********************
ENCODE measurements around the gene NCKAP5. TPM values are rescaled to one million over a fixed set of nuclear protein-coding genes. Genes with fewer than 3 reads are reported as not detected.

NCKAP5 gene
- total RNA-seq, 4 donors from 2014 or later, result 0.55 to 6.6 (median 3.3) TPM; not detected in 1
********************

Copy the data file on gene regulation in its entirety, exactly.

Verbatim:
ENCODE measurements around the gene NCKAP5. TPM values are rescaled to one million over a fixed set of nuclear protein-coding genes. Genes with fewer than 3 reads are reported as not detected.

NCKAP5 gene
- total RNA-seq, 4 donors from 2014 or later, result 0.55 to 6.6 (median 3.3) TPM; not detected in 1